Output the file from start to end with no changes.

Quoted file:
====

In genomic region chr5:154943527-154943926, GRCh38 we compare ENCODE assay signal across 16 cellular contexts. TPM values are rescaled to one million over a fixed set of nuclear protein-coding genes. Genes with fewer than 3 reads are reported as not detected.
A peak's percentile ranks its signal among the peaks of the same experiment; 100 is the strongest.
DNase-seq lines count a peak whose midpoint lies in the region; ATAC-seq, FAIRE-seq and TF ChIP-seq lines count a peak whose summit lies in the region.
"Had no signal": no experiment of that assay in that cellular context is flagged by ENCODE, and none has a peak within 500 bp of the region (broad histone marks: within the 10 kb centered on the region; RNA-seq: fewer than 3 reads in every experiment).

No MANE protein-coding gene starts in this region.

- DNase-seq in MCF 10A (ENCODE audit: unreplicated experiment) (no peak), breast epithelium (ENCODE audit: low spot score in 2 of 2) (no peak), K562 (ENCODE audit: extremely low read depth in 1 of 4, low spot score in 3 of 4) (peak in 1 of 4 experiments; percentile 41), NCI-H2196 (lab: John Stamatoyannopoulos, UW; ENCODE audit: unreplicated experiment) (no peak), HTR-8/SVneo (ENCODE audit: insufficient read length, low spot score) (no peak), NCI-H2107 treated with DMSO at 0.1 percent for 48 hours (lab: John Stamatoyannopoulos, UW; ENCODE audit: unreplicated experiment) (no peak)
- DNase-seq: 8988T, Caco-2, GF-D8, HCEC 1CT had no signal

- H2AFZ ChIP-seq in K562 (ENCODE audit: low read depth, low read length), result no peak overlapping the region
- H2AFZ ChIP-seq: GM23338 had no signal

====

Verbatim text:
In genomic region chr5:154943527-154943926, GRCh38 we compare ENCODE assay signal across 16 cellular contexts. TPM values are rescaled to one million over a fixed set of nuclear protein-coding genes. Genes with fewer than 3 reads are reported as not detected.
A peak's percentile ranks its signal among the peaks of the same experiment; 100 is the strongest.
DNase-seq lines count a peak whose midpoint lies in the region; ATAC-seq, FAIRE-seq and TF ChIP-seq lines count a peak whose summit lies in the region.
"Had no signal": no experiment of that assay in that cellular context is flagged by ENCODE, and none has a peak within 500 bp of the region (broad histone marks: within the 10 kb centered on the region; RNA-seq: fewer than 3 reads in every experiment).

No MANE protein-coding gene starts in this region.

- DNase-seq in MCF 10A (ENCODE audit: unreplicated experiment) (no peak), breast epithelium (ENCODE audit: low spot score in 2 of 2) (no peak), K562 (ENCODE audit: extremely low read depth in 1 of 4, low spot score in 3 of 4) (peak in 1 of 4 experiments; percentile 41), NCI-H2196 (lab: John Stamatoyannopoulos, UW; ENCODE audit: unreplicated experiment) (no peak), HTR-8/SVneo (ENCODE audit: insufficient read length, low spot score) (no peak), NCI-H2107 treated with DMSO at 0.1 percent for 48 hours (lab: John Stamatoyannopoulos, UW; ENCODE audit: unreplicated experiment) (no peak)
- DNase-seq: 8988T, Caco-2, GF-D8, HCEC 1CT had no signal

- H2AFZ ChIP-seq in K562 (ENCODE audit: low read depth, low read length), result no peak overlapping the region
- H2AFZ ChIP-seq: GM23338 had no signal